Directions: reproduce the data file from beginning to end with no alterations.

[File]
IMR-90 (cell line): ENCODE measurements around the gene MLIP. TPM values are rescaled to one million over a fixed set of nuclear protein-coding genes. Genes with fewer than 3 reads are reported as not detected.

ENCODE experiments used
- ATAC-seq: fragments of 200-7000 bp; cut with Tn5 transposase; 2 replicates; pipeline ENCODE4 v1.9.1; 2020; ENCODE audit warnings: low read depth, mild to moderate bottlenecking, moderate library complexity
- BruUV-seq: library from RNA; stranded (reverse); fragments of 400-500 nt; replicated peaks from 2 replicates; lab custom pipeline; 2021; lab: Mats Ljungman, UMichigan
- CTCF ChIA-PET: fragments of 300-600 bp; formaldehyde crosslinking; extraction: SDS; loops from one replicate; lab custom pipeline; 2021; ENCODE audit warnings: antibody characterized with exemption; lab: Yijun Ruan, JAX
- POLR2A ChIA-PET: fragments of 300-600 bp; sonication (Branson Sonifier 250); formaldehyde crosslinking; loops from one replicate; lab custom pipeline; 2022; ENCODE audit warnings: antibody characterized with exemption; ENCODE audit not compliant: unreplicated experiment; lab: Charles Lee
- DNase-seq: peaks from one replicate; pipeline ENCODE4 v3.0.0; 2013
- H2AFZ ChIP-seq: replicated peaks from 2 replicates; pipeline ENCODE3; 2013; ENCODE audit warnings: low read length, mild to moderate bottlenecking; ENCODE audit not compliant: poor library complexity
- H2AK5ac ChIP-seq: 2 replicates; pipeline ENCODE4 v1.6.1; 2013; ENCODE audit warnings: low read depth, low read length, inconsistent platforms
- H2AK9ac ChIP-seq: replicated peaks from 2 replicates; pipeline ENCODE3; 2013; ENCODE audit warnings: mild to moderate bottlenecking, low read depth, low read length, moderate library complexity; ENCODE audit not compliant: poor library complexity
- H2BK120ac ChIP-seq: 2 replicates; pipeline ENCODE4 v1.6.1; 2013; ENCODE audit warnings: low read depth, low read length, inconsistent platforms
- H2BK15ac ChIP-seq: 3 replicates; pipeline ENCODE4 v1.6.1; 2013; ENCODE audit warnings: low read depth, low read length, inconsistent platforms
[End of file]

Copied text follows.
IMR-90 (cell line): ENCODE measurements around the gene MLIP. TPM values are rescaled to one million over a fixed set of nuclear protein-coding genes. Genes with fewer than 3 reads are reported as not detected.

ENCODE experiments used
- ATAC-seq: fragments of 200-7000 bp; cut with Tn5 transposase; 2 replicates; pipeline ENCODE4 v1.9.1; 2020; ENCODE audit warnings: low read depth, mild to moderate bottlenecking, moderate library complexity
- BruUV-seq: library from RNA; stranded (reverse); fragments of 400-500 nt; replicated peaks from 2 replicates; lab custom pipeline; 2021; lab: Mats Ljungman, UMichigan
- CTCF ChIA-PET: fragments of 300-600 bp; formaldehyde crosslinking; extraction: SDS; loops from one replicate; lab custom pipeline; 2021; ENCODE audit warnings: antibody characterized with exemption; lab: Yijun Ruan, JAX
- POLR2A ChIA-PET: fragments of 300-600 bp; sonication (Branson Sonifier 250); formaldehyde crosslinking; loops from one replicate; lab custom pipeline; 2022; ENCODE audit warnings: antibody characterized with exemption; ENCODE audit not compliant: unreplicated experiment; lab: Charles Lee
- DNase-seq: peaks from one replicate; pipeline ENCODE4 v3.0.0; 2013
- H2AFZ ChIP-seq: replicated peaks from 2 replicates; pipeline ENCODE3; 2013; ENCODE audit warnings: low read length, mild to moderate bottlenecking; ENCODE audit not compliant: poor library complexity
- H2AK5ac ChIP-seq: 2 replicates; pipeline ENCODE4 v1.6.1; 2013; ENCODE audit warnings: low read depth, low read length, inconsistent platforms
- H2AK9ac ChIP-seq: replicated peaks from 2 replicates; pipeline ENCODE3; 2013; ENCODE audit warnings: mild to moderate bottlenecking, low read depth, low read length, moderate library complexity; ENCODE audit not compliant: poor library complexity
- H2BK120ac ChIP-seq: 2 replicates; pipeline ENCODE4 v1.6.1; 2013; ENCODE audit warnings: low read depth, low read length, inconsistent platforms
- H2BK15ac ChIP-seq: 3 replicates; pipeline ENCODE4 v1.6.1; 2013; ENCODE audit warnings: low read depth, low read length, inconsistent platforms